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In the Matter of: C.W. Mining Company, A/K/A Co-Op Mining Company v. Aquila

February 14, 2011


Appeals from the Opinion of the United States Bankruptcy Appellate Panel of the Tenth Circuit (BAP No. UT-08-102)

The opinion of the court was delivered by: Lucero, Circuit Judge.


Clerk of Court Elisabeth A. Shumaker

United States Court of Appeals Tenth Circuit


Before LUCERO, HARTZ,and HOLMES, Circuit Judges.

C.W. Mining Corporation ("C.W.") is the debtor in this involuntary Chapter 7 bankruptcy proceeding. On summary judgment, the bankruptcy court determined that the creditors who filed the involuntary petition were "qualifying creditors" as required to trigger involuntary bankruptcy. C.W.'s former managers ("the Managers"),*fn1 purporting to act on C.W.'s behalf, appealed the grant of summary judgment to the Tenth Circuit Bankruptcy Appellate Panel ("BAP"), which affirmed.

A threshold question before the BAP was whether the Managers could bring C.W.'s appeal over the Chapter 7 trustee's objection. Reasoning that "[a] putative debtor must have standing to bring a bankruptcy court's involuntary order for relief before an appellate court," the BAP heard the appeal. But this case is about the Managers' authority, not about C.W.'s standing. C.W. had standing to appeal. However, the Chapter 7 trustee was the only person authorized to bring the appeal. The Managers were divested of their authority to appeal by the appointment of the Chapter 7 trustee, which they did not challenge. Exercising jurisdiction under 28 U.S.C. § 158(d)(1), we therefore reverse and remand with the instruction to dismiss.


C.W. operated a coal mine in Emery County, Utah. On January 8, 2008, Aquila, Inc. ("Aquila"), Owell Precast, LLC ("Owell") and House of Pumps, Inc.*fn2 (collectively, "the Creditors") filed an involuntary Chapter 11 bankruptcy petition against C.W.*fn3

Aquila filed a motion for partial summary judgment on July 15, 2008, seeking a ruling that Aquila and Owell were qualifying petitioning creditors.*fn4 C.W. opposed the motion. On September 17, 2008, the bankruptcy court granted Aquila's motion and shortly thereafter ordered involuntary Chapter 11 relief against C.W. On September 29, 2008,C.W. filed a motion to reconsider the summary judgment ruling. But before the bankruptcy court ruled on that motion, Aquila moved to appoint a Chapter 11 trustee or convert the case to Chapter 7. At the hearing on the motion, C.W.'s attorney stated that the only Chapter 11 plan that it could propose would be a liquidating plan, and C.W.'s president testified that he wished to convert to Chapter 7 and that "C.W. Mining has no assets. It has no other operating cash, or any way to operate anything at all." The bankruptcy court granted Aquila's motion on November 13, 2008, and appointed Kenneth Rushton ("the Trustee") Chapter 7 interim trustee on November 19, 2008. On November 26, 2008, the bankruptcy court denied the pending motion to reconsider, and onDecember 8, 2008, Russell Walker, C.W.'s former counsel, purporting to act on behalf of the corporation, appealed to the BAP.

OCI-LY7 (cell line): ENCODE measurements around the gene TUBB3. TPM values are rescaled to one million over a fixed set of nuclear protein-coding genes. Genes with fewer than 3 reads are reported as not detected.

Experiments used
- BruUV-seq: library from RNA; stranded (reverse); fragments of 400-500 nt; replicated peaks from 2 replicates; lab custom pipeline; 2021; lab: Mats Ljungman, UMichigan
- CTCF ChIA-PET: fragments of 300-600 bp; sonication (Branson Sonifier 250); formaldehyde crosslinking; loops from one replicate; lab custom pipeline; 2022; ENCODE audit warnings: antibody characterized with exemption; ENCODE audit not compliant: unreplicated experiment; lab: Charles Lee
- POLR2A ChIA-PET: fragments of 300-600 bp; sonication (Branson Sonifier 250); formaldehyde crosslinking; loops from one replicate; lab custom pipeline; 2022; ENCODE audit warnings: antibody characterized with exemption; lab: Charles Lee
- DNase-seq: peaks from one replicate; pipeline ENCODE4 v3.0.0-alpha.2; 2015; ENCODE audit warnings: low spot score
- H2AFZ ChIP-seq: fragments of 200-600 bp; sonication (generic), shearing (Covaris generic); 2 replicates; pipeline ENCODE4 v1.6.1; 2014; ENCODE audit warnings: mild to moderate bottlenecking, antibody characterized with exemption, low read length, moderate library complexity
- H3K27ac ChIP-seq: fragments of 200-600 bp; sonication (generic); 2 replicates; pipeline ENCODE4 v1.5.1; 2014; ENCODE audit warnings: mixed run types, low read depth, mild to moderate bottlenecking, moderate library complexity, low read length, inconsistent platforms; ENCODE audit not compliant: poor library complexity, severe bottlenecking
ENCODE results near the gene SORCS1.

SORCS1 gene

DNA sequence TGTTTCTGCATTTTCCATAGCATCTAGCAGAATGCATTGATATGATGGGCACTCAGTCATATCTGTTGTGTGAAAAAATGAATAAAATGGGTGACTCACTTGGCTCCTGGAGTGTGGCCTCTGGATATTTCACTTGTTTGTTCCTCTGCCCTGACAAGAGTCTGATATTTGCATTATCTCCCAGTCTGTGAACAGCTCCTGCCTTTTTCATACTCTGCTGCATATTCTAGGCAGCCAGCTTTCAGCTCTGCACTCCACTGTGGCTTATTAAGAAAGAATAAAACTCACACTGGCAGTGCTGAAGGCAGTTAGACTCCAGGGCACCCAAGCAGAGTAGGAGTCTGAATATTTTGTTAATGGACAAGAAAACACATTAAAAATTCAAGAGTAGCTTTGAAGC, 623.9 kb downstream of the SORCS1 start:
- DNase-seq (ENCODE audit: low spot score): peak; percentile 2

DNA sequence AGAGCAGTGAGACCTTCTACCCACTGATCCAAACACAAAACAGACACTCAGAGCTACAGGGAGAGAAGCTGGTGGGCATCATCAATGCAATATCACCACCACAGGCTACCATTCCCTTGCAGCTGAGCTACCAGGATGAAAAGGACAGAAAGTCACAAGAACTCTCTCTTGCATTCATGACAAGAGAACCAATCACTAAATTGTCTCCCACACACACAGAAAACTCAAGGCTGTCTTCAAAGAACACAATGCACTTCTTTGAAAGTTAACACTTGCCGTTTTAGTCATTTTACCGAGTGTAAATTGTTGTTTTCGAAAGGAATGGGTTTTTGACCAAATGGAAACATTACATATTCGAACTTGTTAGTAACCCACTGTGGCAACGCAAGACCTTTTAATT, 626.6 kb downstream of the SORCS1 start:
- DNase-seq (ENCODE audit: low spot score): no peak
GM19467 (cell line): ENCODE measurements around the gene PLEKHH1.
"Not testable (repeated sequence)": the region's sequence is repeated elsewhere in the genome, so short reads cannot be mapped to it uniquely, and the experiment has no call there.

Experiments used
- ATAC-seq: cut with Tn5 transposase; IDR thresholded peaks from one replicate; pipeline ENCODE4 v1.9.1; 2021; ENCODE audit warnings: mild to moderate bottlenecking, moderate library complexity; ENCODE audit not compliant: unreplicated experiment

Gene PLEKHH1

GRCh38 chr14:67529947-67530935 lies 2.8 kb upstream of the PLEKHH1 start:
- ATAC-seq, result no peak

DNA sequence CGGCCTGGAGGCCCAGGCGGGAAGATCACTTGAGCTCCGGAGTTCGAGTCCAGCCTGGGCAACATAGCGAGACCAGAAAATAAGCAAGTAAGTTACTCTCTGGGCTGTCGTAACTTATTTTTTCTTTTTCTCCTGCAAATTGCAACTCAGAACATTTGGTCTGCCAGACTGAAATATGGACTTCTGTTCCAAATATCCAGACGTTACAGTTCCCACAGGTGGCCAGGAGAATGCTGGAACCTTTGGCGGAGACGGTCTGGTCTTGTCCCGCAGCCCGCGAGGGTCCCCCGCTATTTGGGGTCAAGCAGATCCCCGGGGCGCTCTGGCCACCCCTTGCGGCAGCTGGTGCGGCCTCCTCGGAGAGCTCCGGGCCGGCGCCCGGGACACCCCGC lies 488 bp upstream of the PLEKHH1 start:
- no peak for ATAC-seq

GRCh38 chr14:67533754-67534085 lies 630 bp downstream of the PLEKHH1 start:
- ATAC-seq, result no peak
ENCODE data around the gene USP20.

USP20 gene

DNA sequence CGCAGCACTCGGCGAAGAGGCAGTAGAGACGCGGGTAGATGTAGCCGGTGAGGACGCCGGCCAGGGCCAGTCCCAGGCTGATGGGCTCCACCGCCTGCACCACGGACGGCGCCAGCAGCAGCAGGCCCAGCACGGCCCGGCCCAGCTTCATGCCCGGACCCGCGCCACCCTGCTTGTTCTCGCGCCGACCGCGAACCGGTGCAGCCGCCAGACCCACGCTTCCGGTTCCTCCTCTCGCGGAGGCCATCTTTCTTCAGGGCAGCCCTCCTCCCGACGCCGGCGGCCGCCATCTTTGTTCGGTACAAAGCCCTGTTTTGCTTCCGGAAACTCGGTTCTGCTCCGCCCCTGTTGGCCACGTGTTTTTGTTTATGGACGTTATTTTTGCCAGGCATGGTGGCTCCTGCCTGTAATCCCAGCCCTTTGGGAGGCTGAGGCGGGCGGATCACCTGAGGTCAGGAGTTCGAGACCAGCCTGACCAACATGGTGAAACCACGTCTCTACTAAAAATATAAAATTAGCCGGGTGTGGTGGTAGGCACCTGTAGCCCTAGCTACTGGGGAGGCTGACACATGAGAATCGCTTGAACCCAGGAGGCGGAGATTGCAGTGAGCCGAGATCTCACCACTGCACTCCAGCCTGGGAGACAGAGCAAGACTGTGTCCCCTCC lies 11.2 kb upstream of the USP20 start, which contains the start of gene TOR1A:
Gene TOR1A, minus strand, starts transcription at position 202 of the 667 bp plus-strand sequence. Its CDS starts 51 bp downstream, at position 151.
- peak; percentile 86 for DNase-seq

On appeal to the BAP the Trustee filed a motion to dismiss on two grounds: (1) C.W., as a hopelessly insolvent corporation, lacked standing to appeal after the Trustee was appointed; and (2) Walker was not authorized to file C.W.'s appeal. The BAP denied the Trustee's motion to dismiss but affirmed the grant of summary judgment on the merits, holding that the Creditors were bona fide creditors as a matter of law. In this appeal, the Managers argue (on C.W.'s behalf) that Owell was not a qualifying creditor. The Trustee cross-appeals, repeating the standing arguments presented in his motion to dismiss before the BAP.


We review the BAP's grant of summary judgment de novo, applying the same legal standard used by the BAP. In re Holytex Carpet Mills, Inc., 73 F.3d 1516, 1518 (10th Cir. 1996). Summary judgment is proper only "if the movant shows there is no genuine dispute as to any material fact and the movant is entitled to judgment as a matter of law." Fed. R. Civ. P. 56(a). "We examine the factual record and reasonable inferences therefrom in the light most favorable to [the Managers], who opposed summary judgment." Thomas v. Int'l Bus. Machs., 48 F.3d 478, 484 (10th Cir. 1995).

This case turns on a simple question-following appointment of a Chapter 7 trustee in a corporate debtor's bankruptcy, may former management appeal an adverse bankruptcy court ruling on the debtor's behalf? Supreme Court precedent and ...

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